This was never going to be an easy conference," said Mary Robinson, United Nations High Commissioner for Human Rights, as she spoke in Durban last week at the opening session of the U.N. Conference Against Racism, Racial Discrimination, Xenophobia and Related Intolerance. That was an understatement. The conference was a disgrace. It was a disgrace in conception--in the very idea that a few days of talk could lead to any useful action directed against a scourge that diminishes the lives of millions--and it was a disgrace in execution. The only good thing that might conceivably come out of the conference is a determination by governments and the Secretariat of the U.N. that something so ill advised, so poorly prepared, so intellectually bankrupt and so easily hijacked by special pleading must never be allowed to happen again.
The conference was conceived, in 1997, in the conviction--a true one--that "the dream of a world free of racial hatred and bias remains only half fulfilled." Robinson hoped the conference would "shape and embody the spirit of the new century, based on [the] shared conviction that we are all members of the human family." But for such sentiments to be more than pious cant, those who went to Durban had to travel in a spirit of generosity, reconciliation and compromise. Few did.
The absence of those virtues was most noted in the deliberations on the Middle East, which led the U.S. and Israeli delegations to withdraw from the meeting. They had no choice. Early drafts of the official communique included language on Israel's behavior that no American or Israeli government could tolerate. But that isn't the half of it. Like all U.N. gabfests since the first Earth Summit at Rio in 1992, the conference at Durban was but the formal core of a giant carnival, something like a medieval ice fair in a Bruegel painting. Increasingly, these "forums" of nongovernmental organizations have become the main event. In principle, the participation of ngos in international meetings is to be welcomed; it opens up debate beyond the stilted language and well-rehearsed positions of the diplomats. But the practice can be very different.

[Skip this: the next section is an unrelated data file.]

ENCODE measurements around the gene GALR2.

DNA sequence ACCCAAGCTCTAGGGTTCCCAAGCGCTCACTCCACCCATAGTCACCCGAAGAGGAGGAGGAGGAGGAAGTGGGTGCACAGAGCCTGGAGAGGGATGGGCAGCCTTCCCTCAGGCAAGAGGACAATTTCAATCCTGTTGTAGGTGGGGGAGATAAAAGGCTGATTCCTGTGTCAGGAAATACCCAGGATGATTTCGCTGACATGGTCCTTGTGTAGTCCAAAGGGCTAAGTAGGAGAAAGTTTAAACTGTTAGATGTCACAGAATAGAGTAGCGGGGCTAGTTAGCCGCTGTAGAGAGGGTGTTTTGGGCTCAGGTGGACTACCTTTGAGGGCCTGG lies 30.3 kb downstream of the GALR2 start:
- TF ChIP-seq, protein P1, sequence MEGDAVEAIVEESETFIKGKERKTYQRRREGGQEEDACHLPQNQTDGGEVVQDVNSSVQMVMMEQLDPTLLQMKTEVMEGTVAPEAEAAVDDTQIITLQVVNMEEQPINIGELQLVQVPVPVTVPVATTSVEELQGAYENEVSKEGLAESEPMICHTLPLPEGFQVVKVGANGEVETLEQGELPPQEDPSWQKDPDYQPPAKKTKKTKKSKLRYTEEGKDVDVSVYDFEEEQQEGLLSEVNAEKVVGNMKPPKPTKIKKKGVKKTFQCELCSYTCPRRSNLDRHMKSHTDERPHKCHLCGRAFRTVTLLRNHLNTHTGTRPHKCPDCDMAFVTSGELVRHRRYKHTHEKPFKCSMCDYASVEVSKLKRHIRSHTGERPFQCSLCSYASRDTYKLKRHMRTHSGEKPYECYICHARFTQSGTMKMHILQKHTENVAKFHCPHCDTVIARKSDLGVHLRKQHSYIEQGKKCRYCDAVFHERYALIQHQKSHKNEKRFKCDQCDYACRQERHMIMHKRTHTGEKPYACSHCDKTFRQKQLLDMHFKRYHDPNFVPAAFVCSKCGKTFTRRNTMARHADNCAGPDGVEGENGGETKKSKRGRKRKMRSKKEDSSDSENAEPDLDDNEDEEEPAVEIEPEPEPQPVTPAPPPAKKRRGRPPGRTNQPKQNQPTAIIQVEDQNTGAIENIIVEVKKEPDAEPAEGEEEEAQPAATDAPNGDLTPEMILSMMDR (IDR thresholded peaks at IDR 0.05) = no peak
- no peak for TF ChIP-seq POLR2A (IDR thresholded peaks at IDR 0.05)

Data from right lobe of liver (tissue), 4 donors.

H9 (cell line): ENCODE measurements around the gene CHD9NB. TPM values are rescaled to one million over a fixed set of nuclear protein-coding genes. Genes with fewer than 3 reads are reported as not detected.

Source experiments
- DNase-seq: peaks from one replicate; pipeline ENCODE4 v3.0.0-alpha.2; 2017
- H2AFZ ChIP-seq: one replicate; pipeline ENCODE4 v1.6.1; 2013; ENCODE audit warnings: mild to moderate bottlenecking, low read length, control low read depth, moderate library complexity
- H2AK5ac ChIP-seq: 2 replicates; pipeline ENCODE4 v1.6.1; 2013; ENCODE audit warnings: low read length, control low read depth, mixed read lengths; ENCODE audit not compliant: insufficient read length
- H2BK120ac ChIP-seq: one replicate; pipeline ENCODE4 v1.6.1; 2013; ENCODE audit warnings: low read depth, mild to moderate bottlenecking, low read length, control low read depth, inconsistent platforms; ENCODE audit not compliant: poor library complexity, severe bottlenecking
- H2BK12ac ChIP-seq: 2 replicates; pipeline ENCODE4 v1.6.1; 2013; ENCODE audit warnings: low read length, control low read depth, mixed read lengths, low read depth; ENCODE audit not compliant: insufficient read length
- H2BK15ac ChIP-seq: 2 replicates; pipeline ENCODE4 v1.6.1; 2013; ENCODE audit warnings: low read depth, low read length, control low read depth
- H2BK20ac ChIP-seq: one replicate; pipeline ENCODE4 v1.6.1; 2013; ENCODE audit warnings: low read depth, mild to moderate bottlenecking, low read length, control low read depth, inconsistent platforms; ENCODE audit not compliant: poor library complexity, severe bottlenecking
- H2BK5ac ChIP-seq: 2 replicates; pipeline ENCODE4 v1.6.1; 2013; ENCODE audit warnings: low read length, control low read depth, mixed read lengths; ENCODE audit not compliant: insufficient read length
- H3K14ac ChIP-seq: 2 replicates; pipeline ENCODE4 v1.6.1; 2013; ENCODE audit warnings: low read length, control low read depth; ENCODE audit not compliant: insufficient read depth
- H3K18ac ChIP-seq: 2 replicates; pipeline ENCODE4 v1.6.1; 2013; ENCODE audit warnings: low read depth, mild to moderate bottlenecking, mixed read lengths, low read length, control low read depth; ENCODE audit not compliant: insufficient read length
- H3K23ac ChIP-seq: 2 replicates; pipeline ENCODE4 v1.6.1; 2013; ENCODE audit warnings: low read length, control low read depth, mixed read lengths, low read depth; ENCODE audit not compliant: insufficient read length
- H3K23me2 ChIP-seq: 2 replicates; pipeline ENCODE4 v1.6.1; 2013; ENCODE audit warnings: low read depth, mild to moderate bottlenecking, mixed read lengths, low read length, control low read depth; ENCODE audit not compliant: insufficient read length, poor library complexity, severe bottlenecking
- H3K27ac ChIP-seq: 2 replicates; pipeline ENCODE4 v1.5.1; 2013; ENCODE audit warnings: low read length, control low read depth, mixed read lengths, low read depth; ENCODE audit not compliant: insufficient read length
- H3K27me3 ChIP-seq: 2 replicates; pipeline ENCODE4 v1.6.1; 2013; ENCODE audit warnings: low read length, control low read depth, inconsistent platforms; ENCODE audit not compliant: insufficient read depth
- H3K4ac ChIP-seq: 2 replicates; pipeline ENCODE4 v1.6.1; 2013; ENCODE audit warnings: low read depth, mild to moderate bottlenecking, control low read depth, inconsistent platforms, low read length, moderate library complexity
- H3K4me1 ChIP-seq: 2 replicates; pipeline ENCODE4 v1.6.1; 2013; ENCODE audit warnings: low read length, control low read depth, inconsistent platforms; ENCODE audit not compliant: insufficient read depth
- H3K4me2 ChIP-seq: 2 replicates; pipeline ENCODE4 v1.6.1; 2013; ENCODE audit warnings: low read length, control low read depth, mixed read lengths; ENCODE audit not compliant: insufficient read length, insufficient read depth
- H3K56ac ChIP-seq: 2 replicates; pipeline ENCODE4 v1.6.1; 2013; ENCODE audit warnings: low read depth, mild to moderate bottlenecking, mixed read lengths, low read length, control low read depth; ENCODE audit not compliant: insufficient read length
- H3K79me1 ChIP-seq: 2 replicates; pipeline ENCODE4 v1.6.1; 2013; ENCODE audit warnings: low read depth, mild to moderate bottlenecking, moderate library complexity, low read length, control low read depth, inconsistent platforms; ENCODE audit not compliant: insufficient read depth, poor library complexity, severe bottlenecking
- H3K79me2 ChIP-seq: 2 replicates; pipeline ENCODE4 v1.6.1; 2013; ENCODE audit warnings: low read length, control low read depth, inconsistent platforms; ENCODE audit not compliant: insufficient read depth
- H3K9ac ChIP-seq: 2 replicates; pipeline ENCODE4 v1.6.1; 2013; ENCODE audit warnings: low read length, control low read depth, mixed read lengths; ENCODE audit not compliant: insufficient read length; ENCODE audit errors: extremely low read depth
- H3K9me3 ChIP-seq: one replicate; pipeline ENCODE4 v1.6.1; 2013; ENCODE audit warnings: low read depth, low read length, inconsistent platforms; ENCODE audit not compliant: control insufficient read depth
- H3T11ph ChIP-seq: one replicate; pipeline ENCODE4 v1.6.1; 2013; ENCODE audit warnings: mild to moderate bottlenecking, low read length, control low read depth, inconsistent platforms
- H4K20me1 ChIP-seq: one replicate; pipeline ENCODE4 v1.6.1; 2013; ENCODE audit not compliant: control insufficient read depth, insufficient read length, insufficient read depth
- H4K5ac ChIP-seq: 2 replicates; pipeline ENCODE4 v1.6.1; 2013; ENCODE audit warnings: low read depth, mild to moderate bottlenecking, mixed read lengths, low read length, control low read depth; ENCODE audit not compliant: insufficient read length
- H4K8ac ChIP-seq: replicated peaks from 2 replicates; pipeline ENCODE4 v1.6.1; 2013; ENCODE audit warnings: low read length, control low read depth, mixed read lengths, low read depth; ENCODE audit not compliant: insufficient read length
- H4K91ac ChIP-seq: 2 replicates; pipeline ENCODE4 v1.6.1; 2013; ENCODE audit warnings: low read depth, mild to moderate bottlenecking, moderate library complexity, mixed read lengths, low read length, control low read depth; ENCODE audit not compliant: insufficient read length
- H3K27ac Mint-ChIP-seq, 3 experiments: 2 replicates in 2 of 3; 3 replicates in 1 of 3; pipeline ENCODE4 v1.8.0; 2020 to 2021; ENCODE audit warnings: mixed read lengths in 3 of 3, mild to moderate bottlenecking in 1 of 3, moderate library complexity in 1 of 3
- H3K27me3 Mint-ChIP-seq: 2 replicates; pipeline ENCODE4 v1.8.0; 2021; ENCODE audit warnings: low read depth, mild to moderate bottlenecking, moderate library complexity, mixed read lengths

In Durban, the behavior of some in the NGO forum was contemptible. The Protocols of the Elders of Zion were on sale; flyers asking (approvingly) WHAT IF HITLER HAD WON? were freely displayed. In more than one place in its rambling, incoherent, 474-paragraph-long "Declaration," the forum declared Israel to be a "racist, apartheid state." (The full text of the declaration is available at www.racism.org.za I urge readers to look at it.) Michael Salberg, a New York City attorney attending the conference as an observer for the Anti-Defamation League, says of the forum, "There is no way to have prepared myself, as an American Jew born in the second half of the 20th century, for the experience." Robinson--amid the usual encomiums to civil society and the usual criticism of the media for concentrating on divisive issues--said she was "disturbed and distressed by the vitriolic words and inappropriate content" on display. The real shock of Durban is not that the U.S. and Israel chose to leave; it is that the delegations of other democracies stayed.